Aims: Pregnant women can be exposed to numerous drugs during the gestational period. For obvious ethical reasons, in vivo studies of fetal exposure to drugs are limited. Information about the transplacental transfer of drugs prior to their administration to pregnant women would be highly useful. In the present study, a novel approach was developed quantitatively predict or to predict the fetal exposure to drugs administered to the mother quantitatively.
Methods: Transplacental parameters estimated from ex vivo human placenta perfusion experiments were implemented in pregnancy-physiologically based pharmacokinetic (p-PBPK) models in order to predict fetal PK. Thereafter, fetal PK profiles for two antiretroviral drugs, tenofovir (TFV) and emtricitabine (FTC) were simulated. These predictions were then compared to observed cord blood concentrations, to validate these models.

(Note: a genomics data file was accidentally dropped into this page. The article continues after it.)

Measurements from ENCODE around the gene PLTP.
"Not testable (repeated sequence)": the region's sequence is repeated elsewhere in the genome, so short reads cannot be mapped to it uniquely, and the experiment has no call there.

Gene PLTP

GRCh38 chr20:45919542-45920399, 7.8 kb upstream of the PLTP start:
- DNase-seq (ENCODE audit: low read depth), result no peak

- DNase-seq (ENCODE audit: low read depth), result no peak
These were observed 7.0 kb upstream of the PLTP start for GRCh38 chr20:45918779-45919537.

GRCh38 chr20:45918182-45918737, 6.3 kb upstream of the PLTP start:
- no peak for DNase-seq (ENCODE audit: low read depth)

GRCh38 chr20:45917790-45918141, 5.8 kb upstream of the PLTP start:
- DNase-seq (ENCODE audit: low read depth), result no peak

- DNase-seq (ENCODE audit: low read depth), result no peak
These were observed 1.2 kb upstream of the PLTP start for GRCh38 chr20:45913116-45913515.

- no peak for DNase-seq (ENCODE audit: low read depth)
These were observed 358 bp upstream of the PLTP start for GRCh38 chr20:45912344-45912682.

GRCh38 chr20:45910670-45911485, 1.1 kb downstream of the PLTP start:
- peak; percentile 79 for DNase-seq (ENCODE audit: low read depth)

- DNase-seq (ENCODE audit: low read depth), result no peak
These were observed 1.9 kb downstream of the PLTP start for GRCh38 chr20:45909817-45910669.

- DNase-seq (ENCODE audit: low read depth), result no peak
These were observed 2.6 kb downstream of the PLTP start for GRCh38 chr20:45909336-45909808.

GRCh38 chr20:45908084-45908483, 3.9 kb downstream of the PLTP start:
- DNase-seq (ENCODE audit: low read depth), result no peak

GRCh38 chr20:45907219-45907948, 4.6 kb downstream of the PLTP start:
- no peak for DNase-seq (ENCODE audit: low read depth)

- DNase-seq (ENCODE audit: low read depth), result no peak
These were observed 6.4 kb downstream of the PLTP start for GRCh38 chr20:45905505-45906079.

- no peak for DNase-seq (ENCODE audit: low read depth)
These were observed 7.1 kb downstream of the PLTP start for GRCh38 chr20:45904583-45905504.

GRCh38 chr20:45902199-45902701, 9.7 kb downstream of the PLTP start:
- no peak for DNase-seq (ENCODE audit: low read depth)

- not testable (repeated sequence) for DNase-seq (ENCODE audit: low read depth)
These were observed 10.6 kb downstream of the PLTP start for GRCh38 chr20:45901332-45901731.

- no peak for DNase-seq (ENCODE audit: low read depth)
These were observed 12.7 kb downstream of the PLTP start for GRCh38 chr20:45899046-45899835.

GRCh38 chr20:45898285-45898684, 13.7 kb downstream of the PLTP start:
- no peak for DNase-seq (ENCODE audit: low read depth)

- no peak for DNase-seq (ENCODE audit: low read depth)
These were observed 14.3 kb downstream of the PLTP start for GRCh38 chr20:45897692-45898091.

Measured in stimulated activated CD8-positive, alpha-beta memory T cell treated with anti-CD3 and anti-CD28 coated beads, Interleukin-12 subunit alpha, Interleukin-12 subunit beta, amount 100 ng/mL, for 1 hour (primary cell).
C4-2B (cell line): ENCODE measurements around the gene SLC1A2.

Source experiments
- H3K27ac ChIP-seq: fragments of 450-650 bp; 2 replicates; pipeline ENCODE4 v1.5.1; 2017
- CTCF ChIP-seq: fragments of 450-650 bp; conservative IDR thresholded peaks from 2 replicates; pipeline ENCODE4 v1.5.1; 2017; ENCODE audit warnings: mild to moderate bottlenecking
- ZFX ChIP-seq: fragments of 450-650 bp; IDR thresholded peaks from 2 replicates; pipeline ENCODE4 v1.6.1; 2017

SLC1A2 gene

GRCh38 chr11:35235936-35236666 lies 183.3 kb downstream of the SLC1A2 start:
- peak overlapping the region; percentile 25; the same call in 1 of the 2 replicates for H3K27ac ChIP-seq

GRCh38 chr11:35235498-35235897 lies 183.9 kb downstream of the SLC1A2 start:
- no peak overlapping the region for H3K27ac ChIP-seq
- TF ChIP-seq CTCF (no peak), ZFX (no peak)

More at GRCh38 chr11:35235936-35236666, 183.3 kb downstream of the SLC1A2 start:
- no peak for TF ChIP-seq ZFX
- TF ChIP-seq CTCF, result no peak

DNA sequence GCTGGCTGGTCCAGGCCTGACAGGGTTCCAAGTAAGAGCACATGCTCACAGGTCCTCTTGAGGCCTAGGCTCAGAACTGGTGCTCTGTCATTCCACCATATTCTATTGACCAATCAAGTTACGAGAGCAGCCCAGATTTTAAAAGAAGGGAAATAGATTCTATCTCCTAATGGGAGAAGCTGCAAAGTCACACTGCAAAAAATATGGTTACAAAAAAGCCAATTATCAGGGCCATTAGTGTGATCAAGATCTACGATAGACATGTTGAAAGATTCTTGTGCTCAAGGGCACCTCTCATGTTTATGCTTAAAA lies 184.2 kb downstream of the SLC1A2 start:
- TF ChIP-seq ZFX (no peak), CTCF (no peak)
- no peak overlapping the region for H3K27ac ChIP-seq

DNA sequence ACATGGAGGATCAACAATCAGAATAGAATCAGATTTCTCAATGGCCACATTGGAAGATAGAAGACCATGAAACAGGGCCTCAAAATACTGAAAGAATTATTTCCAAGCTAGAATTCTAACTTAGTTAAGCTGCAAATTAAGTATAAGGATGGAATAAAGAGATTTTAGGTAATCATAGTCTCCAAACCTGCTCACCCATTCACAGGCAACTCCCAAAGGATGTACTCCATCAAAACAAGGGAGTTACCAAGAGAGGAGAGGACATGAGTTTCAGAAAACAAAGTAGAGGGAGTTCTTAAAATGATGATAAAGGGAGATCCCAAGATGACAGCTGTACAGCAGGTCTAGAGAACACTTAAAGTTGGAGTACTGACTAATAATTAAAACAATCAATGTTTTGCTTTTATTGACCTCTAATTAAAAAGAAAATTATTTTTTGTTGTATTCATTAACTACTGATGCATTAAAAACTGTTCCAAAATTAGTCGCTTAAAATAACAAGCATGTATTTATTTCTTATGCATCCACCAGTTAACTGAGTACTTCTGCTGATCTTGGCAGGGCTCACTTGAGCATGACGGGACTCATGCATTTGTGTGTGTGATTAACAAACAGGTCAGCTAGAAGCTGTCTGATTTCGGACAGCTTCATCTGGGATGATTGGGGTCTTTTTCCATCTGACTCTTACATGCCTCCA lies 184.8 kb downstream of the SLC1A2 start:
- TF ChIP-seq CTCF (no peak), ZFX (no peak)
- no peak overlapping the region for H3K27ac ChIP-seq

Results: Parameters obtained from the ex vivo experiments enabled a good prediction of observed cord blood concentrations without additional a scaling factor. Moreover, a sensitivity analysis showed that fetal predictions were sensitive to changes in transplacental parameters values obtained ex vivo.
Conclusion: The integration of ex vivo human placental perfusion parameters in a p-PBPK model should be a promising new approach for predicting human fetal exposure to xenobiotics.
Keywords: PBPK; emtricitabine; fetus; pharmacokinetics; pregnancy; tenofovir.
© 2015 The British Pharmacological Society.